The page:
Neil Young takes on the establishment with PonoMusic

A startup founded by Neil Young promises high-resolution music, and could pose the first real threat to Apple's dominant iPod and iTunes music business yet. Will Apple build, buy, or ignore?
Written by Jason D. O'Grady, Contributor
PonoMusic first edition players - Jason O'Grady
Photo: PonoMusic

Neil Young thinks that the music most of us listen to is junk, even his own. 

No, it's not your secret Miley Cyrus playlist, it's the low quality of today's compressed audio formats that makes the musician cringe. "Pono" is Hawaiian for righteous and Young's goal with the ambitious project is to honor the artist's intention, and the soul of music.

Young's PonoMusic project launched on KickStarter yesterday and rocketed past its $800,000 goal in less than 24 hours. Backers are able to order the innovative player in either yellow (gold?) or black for $300, or chrome for $400, and the first run is expected to ship in October 2014.

The limited edition PonoPlayer in chrome - Jason O'Grady
Photo: PonoMusic

PonoMusic consists of two components: The PonoPlayer hardware which is shaped like a Toblerone chocolate bar and includes 64GB of internal memory and a microSD slot, and a companion music store that will sell high-resolution music that can be downloaded to the player. 

The PonoMusic Store will offer tracks in FLAC (Free Lossless Audio Codec) audio format although the PonoPlayer will play most popular high-resolution music formats from other sources and supports the following formats:

  • CD lossless quality recordings: 1411 kbps (44.1 kHz/16 bit) FLAC files
  • High-resolution recordings: 2304 kbps (48 kHz/24 bit) FLAC files 
  • Higher-resolution recordings: 4608 kbps (96 kHz/24 bit) FLAC files
  • Ultra-high resolution recordings: 9216 kbps (192 kHz/24 bit) FLAC files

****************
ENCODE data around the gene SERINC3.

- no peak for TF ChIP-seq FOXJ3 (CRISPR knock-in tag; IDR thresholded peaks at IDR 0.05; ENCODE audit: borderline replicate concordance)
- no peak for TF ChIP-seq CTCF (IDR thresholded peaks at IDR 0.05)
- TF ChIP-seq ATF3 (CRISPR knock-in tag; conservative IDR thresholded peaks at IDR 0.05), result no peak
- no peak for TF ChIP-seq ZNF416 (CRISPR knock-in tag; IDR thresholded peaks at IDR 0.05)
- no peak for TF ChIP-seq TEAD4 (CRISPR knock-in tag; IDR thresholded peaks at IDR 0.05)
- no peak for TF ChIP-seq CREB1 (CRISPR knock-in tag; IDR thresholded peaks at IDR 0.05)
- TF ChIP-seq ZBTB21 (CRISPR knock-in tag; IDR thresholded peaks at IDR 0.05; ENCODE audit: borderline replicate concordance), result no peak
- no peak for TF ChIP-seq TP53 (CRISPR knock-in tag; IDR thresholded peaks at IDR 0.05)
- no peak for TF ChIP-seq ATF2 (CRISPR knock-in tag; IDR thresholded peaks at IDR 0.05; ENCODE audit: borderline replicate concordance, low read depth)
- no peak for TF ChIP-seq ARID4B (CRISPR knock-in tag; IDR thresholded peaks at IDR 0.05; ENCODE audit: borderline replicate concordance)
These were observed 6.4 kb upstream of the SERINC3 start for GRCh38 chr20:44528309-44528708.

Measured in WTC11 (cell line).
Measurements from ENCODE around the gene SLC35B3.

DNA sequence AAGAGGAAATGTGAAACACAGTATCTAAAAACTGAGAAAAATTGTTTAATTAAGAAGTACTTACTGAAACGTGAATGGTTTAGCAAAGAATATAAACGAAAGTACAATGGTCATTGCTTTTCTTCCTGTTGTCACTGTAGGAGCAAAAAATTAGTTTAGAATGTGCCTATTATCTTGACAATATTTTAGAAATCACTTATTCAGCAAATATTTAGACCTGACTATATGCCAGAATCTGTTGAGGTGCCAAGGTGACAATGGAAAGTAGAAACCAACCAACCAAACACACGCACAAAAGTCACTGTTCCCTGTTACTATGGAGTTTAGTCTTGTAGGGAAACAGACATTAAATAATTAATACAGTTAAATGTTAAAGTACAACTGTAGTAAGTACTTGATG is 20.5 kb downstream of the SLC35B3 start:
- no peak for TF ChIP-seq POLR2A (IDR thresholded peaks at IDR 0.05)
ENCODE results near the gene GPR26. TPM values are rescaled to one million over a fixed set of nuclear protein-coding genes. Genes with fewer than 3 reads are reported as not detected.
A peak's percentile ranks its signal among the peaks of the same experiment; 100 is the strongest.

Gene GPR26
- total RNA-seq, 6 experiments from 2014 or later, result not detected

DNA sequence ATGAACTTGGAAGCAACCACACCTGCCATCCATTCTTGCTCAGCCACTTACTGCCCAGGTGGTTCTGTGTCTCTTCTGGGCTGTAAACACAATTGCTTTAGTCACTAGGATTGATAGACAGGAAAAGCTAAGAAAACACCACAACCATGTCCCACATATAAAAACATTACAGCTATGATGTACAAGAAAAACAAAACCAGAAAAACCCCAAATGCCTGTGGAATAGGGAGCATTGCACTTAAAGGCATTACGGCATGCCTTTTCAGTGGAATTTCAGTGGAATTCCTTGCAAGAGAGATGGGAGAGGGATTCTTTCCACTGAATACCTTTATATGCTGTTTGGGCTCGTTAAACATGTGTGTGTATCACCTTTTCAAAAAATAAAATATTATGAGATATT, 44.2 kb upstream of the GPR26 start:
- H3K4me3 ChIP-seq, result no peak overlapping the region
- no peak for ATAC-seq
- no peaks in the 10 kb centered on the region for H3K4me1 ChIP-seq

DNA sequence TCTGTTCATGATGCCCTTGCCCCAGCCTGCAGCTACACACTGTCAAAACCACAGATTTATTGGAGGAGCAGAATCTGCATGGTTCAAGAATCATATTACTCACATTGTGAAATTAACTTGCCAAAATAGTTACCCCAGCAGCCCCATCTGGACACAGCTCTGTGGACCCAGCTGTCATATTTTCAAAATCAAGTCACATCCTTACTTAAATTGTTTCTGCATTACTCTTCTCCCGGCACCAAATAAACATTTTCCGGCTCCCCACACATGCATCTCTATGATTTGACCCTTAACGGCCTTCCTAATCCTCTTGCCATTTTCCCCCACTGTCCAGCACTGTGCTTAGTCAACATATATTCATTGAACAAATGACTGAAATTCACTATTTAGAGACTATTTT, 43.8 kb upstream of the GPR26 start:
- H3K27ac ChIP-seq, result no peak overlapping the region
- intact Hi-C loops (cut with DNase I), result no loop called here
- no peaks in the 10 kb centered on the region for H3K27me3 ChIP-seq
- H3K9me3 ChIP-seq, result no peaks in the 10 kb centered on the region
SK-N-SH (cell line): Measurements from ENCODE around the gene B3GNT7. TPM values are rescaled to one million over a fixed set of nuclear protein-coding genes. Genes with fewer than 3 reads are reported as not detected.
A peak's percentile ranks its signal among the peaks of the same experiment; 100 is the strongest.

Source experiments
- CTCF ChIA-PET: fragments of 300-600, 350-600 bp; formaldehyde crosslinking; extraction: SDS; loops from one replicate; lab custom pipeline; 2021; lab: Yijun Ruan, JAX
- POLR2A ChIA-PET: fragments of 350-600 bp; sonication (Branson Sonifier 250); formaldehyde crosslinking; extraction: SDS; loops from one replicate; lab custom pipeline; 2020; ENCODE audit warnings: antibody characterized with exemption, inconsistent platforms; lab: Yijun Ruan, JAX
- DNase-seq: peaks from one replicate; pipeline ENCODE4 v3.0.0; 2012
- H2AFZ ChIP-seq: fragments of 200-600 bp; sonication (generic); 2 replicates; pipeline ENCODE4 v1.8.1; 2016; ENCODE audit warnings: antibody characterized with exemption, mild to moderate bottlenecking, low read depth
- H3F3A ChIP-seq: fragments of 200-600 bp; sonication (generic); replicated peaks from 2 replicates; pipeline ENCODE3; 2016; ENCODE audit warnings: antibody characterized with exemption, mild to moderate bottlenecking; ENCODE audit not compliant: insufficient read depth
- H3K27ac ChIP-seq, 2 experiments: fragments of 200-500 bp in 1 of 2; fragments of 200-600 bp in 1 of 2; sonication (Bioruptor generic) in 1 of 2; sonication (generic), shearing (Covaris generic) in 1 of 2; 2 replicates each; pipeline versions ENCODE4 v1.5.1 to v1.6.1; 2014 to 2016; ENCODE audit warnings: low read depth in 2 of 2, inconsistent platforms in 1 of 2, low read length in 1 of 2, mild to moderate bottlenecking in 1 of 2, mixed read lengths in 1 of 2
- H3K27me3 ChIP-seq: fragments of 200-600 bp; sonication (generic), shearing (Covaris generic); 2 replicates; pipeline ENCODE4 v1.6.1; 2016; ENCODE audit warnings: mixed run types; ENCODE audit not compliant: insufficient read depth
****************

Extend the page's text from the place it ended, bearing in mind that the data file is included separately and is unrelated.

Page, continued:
The internals of the PonoPlayer hardware - Jason O'Grady
Photo: PonoMusic

Young first introduced PonoMusic to the public in 2002 on Late Night with David Letterman (video), complaining that today's compressed CD and MP3 formats are "dummied down." At the time, Young mentioned that he was working on a content deal with Sony Music and that he had Warner Brothers on board.

Young told Wired in September 2013 that he had the support of three major labels for the music service. But, sister site CNET speculates that customers will also be able to use other services like HDTracks. Other stores that sell lossless music include LiveDownloads.com and eClassical.com.

Apple is likely paying close attention to PonoMusic, but should it acquire the music startup?

One line of thinking is that Apple could eventually acquire, miniaturize and incorporate Pono technology into its own devices, but it would be a difficult task. The PonoPlayer is the size and shape that it is because it allowed engineers to use larger audio components and to separate them far enough apart to prevent electrical interference between the various subsystems. The shape also allowed engineers to use a more efficient cylindrical battery according to the Kickstarter project.

Another possibility is that Apple could market a dedicated Pono-like player to audiophiles as "iPod Pro" or "iPod studio," perhaps under a licensing deal with Young. At a minimum, Apple should sell music in lossless formats, instead of just the lossy AAC format it offers today. 

Apple's not ignoring lossless audio entirely though. It introduced the Apple Lossless Audio Codec (ALAC) in 2004 and open-sourced it 2011. ALAC is similar to other lossless codecs (like FLAC and Shorten) and, although all current iPhones and iPads can play ALAC–encoded files, they're not sold via iTunes and are thus limited to audiophiles encoding their own music.

What do you think about PonoMusic and lossless audio in general? 

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